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GPS-denied Alternative Integrated Navigation (GAIN) System

Award Information
Agency: Department of Defense
Branch: Army
Contract: W56KGU-23-C-0004
Agency Tracking Number: A222-009-0117
Amount: $111,486.88
Phase: Phase I
Program: SBIR
Solicitation Topic Code: A22-009
Solicitation Number: 22.2
Timeline
Solicitation Year: 2022
Award Year: 2023
Award Start Date (Proposal Award Date): 2023-01-17
Award End Date (Contract End Date): 2023-07-16
Small Business Information
2 Park Circle SE, Unit B
Fort Walton Beach, FL 32548-1111
United States
DUNS: 013181424
HUBZone Owned: No
Woman Owned: No
Socially and Economically Disadvantaged: No
Principal Investigator
 Andrey Soloviev
 (740) 541-1529
 soloviev@qunav.com
Business Contact
 Andrey Soloviev
Phone: (740) 541-1529
Email: soloviev@qunav.com
Research Institution
N/A
Abstract

Recent advancements in non-RF quantum and photonic sensors, database availability and quality, as well as non-linear estimation techniques, have created an opportunity to enable PNT capabilities (including initialization and subsequent continuous operation) without reliance on RF signals in general and GPS/GNSS in particular. To exploit this opportunity, QuNav proposes to develop a GPS-denied Alternative Integrated Navigation (GAIN) system. GAIN integrates three key non-RF enabling technologies with mutually complementary benefits into a joint system architecture:    Inertial Navigation System (INS): INS supports a completely self-contained navigation without relying on external sources. Moreover, recent improvements in inertial sensor quality (particularly, for Micro-Electro-Mechanical Systems or MEMS) enable INS-only functionality over extended periods of time. GAIN uses INS as a core sensor and applies the other two enabling technologies in order to (i) enable the system initialization, and (ii) provide aiding observations to estimate INS error states and adjust navigation outputs thus mitigating the output drift. Celestial-Aided INS: GAIN extends the stellar navigation with angular observations to Low Earth Orbit (LEO) satellites (used for communication, navigation and remote sensing) for improved positioning accuracy.  Map-Matching of Earth Fields’ Anomalies: Navigation on Earth’s fields matches locally observed gradients to a geo-referenced global anomaly map in order to enable localization. A major challenge for this approach is the availability (or lack thereof) of precise maps of the Earth’s fields. To address this challenge, while exploiting richer features of anomaly (more high spatial frequency components) for mounted users at lower altitudes, we propose a two-step strategy. In the first step, we resort to mapping of and positioning relative to field anomaly sources using a simultaneous localization and mapping (SLAM) technique where no anomaly map or only a coarse map exists. Eventually a global map of desired quality is accumulated by piecing together learned local maps, enabling the second step of map-based global navigation. Yet, sparse collection of individual anomaly measurements, though useful in long run to build a dense map, cannot help immediate navigation initially without repeated circling in the same area for sufficient gridding and loop closures. In contrast, we propose to employ analytic inversion of Earth’s field anomalies into discrete sources for SLAM. The sensor fusion architecture utilizes a partitioned estimation approach with separated processing of (i) linear measurements via an extended Kalman filter (EKF), and (ii) non-linear measurements via a Bayesian particle filter.  Phase I will fully develop the navigation mechanization of GAIN and implement it as a post-processing software prototype and initially develop a prototype design approach for Phase II.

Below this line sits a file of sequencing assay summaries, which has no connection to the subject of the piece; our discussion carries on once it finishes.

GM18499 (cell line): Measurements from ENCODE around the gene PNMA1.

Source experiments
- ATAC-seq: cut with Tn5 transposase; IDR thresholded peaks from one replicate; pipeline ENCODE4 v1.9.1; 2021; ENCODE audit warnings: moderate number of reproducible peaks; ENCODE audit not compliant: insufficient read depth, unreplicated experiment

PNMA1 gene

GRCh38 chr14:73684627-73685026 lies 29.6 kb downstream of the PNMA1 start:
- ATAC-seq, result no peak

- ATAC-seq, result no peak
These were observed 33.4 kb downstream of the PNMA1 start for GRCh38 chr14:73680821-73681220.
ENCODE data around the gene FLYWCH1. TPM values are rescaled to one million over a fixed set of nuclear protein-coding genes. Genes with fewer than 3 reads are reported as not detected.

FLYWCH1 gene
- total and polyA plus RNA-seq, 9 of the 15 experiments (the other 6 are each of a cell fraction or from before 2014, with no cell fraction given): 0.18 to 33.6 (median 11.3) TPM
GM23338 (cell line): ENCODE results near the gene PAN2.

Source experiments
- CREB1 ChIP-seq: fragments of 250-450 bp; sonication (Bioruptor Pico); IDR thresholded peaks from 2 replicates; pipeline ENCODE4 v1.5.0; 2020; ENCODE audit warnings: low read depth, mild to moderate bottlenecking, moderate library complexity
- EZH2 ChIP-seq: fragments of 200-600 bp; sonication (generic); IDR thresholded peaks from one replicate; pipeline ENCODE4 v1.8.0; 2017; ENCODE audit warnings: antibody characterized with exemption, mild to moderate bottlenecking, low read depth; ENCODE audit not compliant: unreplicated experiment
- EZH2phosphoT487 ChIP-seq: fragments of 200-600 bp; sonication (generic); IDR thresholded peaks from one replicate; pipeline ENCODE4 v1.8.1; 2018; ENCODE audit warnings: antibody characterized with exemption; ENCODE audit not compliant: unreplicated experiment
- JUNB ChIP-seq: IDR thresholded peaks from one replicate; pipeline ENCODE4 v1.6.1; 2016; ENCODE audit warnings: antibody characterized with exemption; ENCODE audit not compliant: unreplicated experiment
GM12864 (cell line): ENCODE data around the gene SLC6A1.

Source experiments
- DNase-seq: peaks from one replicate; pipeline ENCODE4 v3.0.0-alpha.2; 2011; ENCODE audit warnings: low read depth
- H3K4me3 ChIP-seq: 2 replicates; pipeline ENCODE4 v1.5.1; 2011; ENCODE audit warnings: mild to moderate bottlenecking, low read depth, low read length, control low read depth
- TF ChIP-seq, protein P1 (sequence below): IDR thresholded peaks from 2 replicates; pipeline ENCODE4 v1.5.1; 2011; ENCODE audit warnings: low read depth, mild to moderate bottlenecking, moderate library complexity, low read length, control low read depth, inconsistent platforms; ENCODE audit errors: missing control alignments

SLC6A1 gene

* Information listed above is at the time of submission. *

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